Informing athletes through education and research will play a key role in eradicating match fixing and ensuring the integrity of sport is maintained according to the CEO of International Betting Integrity Association (IBIA), Khalid Ali.
Sharing his insight at last month’s Betting on Sports Conference, Ali emphasised that as well as research and education, monitoring platforms and advocating informed policy will continue to be pivotal tools in the fight against sports corruption.
He stated: “Firstly it’s a monitoring and alert platform, that is the basis of the IBIA. That means we have an alert platform where all our members feed into if they see any suspicious activity. We then report that activity to the relevant sport and regulator.
“Another strand of our work is research and education. We’ve been funding a players/athletes programme for the last 10 years, making athletes aware of the do’s and don’ts of sports betting. We’re involved in five European Commission funded programs on match fixing and we’re also now increasingly looking at international projects, so that’s the second strand.
“The third strand is advocating informed policy. Taxation rates, channelling, and licensing are now things that we are also looking at which means that when countries are beginning to open up, generally we will tend to put a consultation towards that without response and feedback about how we think that market should open based on an evidence approach.”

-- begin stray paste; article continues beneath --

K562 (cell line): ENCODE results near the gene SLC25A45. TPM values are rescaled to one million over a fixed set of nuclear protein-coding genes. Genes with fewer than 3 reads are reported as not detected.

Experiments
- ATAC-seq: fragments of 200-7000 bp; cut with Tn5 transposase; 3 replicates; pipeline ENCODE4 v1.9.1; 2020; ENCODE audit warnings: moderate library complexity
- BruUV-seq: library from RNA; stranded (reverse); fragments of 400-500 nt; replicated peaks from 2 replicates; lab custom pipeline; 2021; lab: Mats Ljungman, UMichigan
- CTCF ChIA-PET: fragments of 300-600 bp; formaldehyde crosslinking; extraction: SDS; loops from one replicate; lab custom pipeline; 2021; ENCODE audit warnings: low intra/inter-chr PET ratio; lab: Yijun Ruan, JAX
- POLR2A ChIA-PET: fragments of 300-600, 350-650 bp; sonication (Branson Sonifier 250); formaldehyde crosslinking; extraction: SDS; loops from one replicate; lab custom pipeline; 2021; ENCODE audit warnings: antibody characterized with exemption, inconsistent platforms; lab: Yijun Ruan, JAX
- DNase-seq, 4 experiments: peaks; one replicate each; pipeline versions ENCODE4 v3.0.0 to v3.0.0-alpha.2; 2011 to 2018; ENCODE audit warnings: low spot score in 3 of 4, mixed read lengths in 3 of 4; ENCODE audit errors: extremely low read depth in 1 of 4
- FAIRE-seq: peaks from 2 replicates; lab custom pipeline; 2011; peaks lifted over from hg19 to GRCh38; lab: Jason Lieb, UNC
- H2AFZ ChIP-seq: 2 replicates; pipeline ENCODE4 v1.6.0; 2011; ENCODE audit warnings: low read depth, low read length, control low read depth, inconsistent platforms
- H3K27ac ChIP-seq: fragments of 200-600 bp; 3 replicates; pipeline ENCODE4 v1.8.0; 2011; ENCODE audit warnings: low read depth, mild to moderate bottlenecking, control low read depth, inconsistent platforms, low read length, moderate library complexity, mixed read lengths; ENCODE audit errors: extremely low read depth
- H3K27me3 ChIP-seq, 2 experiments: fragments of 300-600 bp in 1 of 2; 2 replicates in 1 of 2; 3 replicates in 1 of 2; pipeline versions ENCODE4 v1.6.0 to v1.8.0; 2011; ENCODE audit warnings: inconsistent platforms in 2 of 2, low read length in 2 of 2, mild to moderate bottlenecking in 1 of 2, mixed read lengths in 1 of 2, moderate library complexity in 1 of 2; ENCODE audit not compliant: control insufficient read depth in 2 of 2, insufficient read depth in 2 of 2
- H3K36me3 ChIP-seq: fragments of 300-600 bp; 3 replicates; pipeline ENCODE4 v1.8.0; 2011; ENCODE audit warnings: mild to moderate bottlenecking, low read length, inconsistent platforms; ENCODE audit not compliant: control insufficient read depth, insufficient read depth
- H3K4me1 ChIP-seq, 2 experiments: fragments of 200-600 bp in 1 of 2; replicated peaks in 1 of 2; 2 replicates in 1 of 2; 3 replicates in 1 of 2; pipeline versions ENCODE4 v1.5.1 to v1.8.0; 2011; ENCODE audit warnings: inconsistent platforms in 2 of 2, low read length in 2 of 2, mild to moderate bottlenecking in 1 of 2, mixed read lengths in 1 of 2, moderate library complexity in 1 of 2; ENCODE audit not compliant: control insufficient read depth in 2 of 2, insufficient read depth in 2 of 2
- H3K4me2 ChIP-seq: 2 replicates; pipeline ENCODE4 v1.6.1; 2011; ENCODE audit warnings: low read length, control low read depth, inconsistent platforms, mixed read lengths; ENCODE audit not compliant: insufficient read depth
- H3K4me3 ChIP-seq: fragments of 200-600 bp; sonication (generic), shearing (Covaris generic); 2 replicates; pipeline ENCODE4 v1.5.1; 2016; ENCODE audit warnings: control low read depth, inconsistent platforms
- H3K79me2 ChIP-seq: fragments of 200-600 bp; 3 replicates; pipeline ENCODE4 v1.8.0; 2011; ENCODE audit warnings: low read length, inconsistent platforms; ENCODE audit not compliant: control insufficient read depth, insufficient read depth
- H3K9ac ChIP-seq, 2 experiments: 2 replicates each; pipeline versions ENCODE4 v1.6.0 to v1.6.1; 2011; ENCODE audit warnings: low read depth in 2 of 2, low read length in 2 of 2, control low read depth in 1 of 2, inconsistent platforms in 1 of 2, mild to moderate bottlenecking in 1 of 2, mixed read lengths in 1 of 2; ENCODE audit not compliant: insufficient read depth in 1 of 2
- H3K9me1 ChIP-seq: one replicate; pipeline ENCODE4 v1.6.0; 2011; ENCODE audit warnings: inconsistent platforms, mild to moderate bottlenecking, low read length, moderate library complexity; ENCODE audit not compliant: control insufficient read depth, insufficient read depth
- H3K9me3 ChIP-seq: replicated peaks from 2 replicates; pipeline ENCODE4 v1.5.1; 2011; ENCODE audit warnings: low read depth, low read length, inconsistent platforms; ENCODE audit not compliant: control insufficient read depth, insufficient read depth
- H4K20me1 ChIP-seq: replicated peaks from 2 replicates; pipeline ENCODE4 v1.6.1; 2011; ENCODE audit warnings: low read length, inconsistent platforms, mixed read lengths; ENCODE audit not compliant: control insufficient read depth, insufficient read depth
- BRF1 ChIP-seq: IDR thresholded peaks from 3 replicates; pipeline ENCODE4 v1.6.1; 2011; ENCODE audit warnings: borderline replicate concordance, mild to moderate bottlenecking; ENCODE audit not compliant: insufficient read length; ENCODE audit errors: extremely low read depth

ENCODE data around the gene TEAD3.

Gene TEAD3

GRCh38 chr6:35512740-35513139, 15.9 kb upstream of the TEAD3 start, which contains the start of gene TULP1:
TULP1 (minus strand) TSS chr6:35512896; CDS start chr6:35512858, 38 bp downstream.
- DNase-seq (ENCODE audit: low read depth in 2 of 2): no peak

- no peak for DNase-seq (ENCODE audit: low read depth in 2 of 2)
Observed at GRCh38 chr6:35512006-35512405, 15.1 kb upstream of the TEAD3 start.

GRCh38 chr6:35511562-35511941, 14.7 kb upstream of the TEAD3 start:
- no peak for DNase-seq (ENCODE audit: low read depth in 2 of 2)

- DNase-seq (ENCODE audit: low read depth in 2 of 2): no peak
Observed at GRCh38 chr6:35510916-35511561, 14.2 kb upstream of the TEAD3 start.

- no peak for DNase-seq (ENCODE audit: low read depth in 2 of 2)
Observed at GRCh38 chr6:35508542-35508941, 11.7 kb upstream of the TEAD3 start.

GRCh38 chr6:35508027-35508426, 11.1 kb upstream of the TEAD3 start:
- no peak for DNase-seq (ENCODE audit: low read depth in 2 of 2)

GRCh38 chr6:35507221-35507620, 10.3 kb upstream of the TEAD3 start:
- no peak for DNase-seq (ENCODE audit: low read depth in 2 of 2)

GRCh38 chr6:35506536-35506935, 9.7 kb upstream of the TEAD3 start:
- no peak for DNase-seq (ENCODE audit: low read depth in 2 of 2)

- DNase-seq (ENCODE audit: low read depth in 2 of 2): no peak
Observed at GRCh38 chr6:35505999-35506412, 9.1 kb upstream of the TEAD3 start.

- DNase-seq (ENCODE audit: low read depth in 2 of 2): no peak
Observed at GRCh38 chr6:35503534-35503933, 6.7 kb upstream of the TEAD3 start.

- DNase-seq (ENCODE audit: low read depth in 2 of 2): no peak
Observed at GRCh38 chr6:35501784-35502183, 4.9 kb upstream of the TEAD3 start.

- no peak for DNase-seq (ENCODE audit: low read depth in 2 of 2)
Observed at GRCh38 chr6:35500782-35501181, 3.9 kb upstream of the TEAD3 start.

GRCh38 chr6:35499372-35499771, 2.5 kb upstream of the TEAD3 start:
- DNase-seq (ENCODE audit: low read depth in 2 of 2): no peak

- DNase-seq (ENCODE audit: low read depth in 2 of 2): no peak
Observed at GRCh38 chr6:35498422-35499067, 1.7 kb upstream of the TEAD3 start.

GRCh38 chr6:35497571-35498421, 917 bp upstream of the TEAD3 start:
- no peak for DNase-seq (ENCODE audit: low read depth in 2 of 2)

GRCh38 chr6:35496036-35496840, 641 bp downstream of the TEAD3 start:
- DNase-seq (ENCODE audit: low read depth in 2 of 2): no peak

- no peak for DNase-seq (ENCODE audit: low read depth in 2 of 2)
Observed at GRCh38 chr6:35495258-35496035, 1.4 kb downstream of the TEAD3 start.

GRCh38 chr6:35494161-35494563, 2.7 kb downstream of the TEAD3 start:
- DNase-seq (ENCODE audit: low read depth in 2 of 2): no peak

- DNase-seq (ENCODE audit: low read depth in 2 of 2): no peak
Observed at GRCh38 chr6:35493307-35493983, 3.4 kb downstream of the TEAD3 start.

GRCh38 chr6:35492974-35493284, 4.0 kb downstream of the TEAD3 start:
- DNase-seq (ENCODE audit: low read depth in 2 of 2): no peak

Ali also provided some advice to operators that are looking to enter new markets as he discussed a number of the threats that are likely to be encountered during the process of expansion.
He added: “One of the top issues is sports betting and integrity. One of the key things I’ve seen over the last few years is how, especially regulators, are seeing this as a priority area and then need to have a solution to deal with this.
“We all know that match fixing is cross-border and has a big international dimension so one of the things we are advocating is that as a requirement, if an operator is going to be licensed in a country, they should be part of an international monitoring network.”
As well as this, the CEO also discussed how operators could provide further support to the IBIA by enhancing their promotion of sports betting integrity.
Ali concluded: “One of the challenges we had was to get the message out to those operators that are not part of the association to become part of it. We are not for profit, so it shouldn’t make any difference how many members we have, but, from an integrity percentage we absolutely need the responsible regulated licensed operators all to be within this network
“This is because, this is a really big issue, it’s a big threat, it’s one of the top issues that regulators face when they’re opening up their market. It’s a big issue for sports, and it’s now increasing and becoming a big issue for betting operators, who are actually investing more into integrity.”